California Considers Efficiency Standards for Over a Dozen New Products

Standards Could Save Consumers Over $1 Billion in Energy Costs Annually

San Francisco, CA (March 25, 2013) – The California Energy Commission announced on Friday, the next steps in a rulemaking that could set new standards for 16 new products, including consumer electronics, lighting, and water using products like faucets, among others.

NRDC’s preliminary analysis shows that such new standards could potentially save Californians in excess of $1 billion a year through lower utility energy costs and prevent the release of millions of tons of CO2, the main heat trapping pollutant responsible for climate change.

According to the California Energy Commission’s own estimates, standards have saved Californians $39 billion to date, and shaved $2.6 billion off their electricity and natural gas bills in 2010 – that’s $200 per year in savings for California households.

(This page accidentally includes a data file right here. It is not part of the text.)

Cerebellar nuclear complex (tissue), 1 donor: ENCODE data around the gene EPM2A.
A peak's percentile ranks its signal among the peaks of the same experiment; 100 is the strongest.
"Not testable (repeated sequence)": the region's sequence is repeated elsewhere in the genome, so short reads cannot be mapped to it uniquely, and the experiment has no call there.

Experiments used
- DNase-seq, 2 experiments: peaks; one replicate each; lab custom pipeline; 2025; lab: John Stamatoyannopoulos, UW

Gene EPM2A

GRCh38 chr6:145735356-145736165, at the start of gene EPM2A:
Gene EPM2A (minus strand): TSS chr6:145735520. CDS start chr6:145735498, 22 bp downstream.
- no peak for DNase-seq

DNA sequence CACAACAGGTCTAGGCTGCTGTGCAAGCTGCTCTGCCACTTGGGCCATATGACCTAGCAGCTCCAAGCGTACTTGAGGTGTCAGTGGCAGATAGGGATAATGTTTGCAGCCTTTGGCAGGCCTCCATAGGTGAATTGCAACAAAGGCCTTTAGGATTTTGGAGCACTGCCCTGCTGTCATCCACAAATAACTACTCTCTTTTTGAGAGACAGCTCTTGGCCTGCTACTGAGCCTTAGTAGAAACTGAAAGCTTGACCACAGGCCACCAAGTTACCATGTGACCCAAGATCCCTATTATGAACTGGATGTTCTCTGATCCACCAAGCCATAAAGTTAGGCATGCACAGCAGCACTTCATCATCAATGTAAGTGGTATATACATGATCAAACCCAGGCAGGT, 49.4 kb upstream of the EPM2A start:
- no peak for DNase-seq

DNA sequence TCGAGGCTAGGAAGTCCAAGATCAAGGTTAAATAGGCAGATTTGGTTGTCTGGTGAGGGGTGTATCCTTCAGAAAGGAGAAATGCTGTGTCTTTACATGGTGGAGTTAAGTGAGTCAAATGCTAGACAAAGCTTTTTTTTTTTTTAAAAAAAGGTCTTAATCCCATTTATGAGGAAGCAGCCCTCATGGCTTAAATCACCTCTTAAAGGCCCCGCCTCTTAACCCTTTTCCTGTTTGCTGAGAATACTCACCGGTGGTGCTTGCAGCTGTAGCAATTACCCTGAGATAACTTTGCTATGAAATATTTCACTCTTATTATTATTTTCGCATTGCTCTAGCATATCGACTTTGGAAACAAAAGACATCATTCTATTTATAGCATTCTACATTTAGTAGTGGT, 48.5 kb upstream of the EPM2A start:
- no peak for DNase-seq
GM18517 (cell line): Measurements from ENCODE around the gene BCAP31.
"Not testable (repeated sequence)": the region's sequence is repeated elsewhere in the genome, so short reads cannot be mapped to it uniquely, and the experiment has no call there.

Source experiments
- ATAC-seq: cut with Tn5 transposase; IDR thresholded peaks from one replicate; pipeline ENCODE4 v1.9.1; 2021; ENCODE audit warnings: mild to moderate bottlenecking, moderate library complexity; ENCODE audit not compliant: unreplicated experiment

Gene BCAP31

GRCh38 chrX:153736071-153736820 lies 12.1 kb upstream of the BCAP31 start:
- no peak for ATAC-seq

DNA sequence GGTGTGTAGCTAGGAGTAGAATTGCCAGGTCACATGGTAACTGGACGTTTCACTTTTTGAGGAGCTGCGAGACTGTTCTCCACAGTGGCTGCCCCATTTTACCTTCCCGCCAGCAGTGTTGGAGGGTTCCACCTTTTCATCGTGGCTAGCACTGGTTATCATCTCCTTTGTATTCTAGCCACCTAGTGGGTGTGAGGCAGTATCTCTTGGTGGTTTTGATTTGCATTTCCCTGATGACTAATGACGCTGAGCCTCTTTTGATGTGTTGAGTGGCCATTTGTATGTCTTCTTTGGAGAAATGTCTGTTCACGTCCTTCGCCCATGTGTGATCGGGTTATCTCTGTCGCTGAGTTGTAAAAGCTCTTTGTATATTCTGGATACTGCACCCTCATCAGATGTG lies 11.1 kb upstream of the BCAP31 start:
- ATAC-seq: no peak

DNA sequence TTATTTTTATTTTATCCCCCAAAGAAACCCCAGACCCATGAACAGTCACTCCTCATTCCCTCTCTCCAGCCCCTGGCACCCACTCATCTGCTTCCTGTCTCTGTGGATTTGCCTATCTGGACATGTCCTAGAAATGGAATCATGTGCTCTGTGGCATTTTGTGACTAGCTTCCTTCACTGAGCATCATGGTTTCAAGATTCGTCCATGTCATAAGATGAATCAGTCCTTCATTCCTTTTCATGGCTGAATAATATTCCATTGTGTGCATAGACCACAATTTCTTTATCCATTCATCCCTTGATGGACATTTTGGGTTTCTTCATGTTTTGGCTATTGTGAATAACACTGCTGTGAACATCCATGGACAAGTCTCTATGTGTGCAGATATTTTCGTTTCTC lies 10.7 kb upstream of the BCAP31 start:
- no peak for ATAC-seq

Following is a statement by Noah Horowitz, senior scientist at the Natural Resources Defense Council:

“Time and again we have seen that efficiency standards lead to increased innovation and the lowest cost solutions where everyone wins – the consumer, the manufacturer and the environment. Since we pay for the electricity bill, ensuring that manufacturers make products that use energy efficiently goes a long way to keeping money in our pocketbooks while reducing energy demand and protecting the environment. We look forward to working with the Commission and stakeholders on win-win solutions that benefit business, consumers and the environment.”

For more information, see Noah Horowitz’s blog: